For a variety of reasons, Serling was transferred to the 511th's demolition platoon, nicknamed "The Death Squad" for its high casualty rate. According to Sergeant Frank Lewis, leader of the demolitions squad, "He screwed up somewhere along the line, he got on someone's nerves." Lewis judged that Serling was not suited to be a field soldier: "he didn't have the wits or aggressiveness required for combat." At one point, Lewis and others were in a firefight, trapped in a foxhole. As they waited for darkness, Lewis noticed. Serling sometimes went exploring on his own, against orders, got lost. Serling's time in Leyte political views for the rest of his life, he saw death every day while in the Philippines, at the hands of his enemies and his allies, through freak accidents such as that which killed another Jewish private, Melvin Levy. Levy was delivering a comic monologue for the platoon as they rested under a palm tree when a food crate was dropped from a plane above, decapitating him. Serling placed a Star of David over his grave.
The Last Flight (The Twilight Zone)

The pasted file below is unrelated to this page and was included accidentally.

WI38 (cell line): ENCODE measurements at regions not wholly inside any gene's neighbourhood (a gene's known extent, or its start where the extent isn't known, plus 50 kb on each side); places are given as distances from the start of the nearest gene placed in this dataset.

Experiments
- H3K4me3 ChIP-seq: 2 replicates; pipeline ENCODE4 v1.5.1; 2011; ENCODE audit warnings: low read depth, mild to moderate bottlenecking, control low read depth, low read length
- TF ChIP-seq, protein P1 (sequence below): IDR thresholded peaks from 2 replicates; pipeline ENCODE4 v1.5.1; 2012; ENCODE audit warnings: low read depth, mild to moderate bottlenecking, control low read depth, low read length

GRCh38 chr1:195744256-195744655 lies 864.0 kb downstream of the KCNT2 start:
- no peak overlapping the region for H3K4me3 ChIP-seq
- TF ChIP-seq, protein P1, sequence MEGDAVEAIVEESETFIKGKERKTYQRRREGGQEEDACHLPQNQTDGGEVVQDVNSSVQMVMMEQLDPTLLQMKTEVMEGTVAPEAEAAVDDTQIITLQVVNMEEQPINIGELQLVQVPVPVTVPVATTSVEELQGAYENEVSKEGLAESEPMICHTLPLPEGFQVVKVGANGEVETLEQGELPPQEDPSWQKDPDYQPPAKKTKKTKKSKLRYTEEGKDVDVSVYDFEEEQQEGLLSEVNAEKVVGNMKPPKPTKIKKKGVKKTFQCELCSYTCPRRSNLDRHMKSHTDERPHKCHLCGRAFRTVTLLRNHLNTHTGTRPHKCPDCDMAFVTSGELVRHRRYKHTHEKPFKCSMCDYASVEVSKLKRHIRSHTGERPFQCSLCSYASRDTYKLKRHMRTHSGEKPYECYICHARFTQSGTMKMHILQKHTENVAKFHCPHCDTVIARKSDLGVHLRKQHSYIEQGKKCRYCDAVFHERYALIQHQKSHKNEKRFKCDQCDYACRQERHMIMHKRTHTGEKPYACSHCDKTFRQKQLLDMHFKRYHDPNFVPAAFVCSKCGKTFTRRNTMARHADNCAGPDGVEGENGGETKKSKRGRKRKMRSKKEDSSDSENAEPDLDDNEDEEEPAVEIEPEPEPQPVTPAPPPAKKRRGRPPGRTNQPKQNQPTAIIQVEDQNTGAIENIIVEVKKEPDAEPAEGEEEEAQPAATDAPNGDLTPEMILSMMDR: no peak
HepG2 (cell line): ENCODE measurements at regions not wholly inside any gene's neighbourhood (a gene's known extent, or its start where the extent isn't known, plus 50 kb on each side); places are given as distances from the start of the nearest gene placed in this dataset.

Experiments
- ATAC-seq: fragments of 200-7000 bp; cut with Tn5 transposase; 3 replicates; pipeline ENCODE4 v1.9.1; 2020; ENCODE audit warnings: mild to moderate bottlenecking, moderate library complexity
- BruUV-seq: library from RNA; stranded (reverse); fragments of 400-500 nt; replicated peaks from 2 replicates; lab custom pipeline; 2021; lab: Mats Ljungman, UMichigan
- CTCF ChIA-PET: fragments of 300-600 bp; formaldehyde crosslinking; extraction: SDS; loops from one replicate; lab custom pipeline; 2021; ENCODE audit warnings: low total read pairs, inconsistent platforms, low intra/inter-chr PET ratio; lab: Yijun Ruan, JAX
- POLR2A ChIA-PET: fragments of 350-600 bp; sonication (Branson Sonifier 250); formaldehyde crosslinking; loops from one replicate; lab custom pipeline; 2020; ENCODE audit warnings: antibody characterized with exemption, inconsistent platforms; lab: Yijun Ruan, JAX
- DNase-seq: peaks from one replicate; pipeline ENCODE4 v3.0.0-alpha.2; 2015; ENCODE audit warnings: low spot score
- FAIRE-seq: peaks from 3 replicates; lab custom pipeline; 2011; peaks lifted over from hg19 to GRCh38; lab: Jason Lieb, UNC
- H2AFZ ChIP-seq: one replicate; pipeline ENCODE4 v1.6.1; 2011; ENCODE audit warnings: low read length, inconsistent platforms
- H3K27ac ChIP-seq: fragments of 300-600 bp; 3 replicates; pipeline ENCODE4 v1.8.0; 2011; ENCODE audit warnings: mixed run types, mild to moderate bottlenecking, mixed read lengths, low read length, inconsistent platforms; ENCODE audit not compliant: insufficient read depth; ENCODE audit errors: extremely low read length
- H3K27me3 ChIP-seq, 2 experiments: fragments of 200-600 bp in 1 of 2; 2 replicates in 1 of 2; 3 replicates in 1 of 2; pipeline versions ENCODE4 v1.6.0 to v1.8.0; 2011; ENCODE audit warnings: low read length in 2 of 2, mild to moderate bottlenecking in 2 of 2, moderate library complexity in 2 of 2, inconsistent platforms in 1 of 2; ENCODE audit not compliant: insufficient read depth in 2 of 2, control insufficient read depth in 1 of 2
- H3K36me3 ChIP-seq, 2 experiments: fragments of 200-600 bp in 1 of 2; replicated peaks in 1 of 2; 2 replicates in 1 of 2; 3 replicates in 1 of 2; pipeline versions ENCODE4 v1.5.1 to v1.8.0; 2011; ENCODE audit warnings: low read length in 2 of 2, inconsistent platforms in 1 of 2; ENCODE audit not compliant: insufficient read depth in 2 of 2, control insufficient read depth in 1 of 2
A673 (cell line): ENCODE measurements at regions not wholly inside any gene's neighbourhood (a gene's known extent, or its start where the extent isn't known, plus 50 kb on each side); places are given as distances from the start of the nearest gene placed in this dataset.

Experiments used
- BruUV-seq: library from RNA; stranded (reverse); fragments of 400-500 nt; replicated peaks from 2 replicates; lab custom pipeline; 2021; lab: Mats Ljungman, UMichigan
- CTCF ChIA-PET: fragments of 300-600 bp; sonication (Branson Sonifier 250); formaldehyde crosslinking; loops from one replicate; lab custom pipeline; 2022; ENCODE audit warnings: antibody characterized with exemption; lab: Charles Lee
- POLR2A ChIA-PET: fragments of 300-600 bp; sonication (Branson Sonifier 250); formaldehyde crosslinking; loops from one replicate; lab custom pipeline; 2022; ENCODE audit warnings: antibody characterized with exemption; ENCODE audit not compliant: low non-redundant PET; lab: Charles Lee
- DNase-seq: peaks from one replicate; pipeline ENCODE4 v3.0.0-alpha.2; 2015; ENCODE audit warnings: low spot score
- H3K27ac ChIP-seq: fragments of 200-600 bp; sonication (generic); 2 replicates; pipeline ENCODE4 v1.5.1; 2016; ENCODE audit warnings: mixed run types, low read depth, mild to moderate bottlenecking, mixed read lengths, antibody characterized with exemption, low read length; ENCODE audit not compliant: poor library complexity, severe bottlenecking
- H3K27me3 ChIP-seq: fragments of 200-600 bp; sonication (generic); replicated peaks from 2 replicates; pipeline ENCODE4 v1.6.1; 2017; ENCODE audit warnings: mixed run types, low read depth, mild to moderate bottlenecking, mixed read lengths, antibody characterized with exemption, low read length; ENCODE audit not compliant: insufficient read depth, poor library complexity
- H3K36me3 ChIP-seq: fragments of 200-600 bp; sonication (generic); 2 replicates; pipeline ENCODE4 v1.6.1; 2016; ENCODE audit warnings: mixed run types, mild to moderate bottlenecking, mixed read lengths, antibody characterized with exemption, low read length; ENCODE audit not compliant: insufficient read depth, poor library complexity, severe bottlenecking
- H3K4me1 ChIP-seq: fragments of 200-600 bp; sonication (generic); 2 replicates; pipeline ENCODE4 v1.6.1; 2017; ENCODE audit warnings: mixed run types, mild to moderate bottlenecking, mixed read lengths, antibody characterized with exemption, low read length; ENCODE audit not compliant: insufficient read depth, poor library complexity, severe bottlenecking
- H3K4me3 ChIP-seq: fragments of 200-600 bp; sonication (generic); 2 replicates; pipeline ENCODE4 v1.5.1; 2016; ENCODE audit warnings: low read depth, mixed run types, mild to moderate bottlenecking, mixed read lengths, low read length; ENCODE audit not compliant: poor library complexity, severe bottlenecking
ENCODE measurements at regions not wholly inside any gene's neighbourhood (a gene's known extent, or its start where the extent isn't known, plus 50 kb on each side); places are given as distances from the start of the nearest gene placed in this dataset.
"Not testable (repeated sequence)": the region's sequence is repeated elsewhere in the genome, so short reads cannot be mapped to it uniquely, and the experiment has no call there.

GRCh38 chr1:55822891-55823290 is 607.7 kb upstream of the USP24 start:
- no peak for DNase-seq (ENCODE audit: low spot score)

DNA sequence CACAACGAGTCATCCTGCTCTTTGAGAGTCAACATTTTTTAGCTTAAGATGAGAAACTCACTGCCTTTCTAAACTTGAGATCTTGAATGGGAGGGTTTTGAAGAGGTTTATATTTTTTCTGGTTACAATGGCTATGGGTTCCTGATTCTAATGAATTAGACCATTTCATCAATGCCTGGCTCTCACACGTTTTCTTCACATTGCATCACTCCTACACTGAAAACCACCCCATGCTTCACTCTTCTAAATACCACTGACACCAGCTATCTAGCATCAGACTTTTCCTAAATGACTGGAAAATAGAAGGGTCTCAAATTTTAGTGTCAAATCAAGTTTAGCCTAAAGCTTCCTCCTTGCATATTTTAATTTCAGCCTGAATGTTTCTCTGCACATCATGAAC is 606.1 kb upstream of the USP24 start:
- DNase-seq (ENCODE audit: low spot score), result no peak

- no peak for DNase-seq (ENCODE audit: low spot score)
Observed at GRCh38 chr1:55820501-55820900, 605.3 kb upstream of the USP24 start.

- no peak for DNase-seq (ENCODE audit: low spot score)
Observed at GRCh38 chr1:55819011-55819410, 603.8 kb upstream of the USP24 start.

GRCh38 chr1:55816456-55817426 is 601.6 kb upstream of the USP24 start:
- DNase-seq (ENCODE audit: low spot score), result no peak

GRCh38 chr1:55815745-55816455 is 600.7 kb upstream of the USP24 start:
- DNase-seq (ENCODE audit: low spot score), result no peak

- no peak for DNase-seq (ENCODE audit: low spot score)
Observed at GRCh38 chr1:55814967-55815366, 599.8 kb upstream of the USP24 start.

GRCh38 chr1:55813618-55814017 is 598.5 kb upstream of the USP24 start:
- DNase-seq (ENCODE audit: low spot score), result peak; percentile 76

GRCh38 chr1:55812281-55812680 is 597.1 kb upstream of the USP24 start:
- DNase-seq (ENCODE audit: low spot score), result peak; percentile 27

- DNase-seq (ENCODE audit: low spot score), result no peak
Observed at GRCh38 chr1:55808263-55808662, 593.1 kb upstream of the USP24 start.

"The Last Flight" is episode 18 of the American television anthology series The Twilight Zone. Part of the production was filmed on location at Norton Air Force Base in San Bernardino, California; the vintage 1918 Nieuport 28 biplane was both owned and flown by Frank Gifford Tallman, had appeared in many World War I motion pictures. Flight Lieutenant William Terrance "Terry" Decker of 56 Squadron Royal Flying Corps lands his Nieuport biplane on an American airbase in France, after flying through a strange cloud, he is taken into custody and questioned by the American base commander, Major General Harper, his provost marshal, Major Wilson. Decker identifies himself and his squadron and claims that the date is March 5, 1917, he is informed that it is March 5, 1959. Decker tells the officers that he and his comrade Alexander "Old Leadbottom" Mackaye were fighting seven German aircraft; the Americans tell him that Mackaye is alive and is an Air Vice Marshal in the Royal Air Force, a war hero from World War II who saved hundreds, if not thousands of lives by shooting down German bombers over London.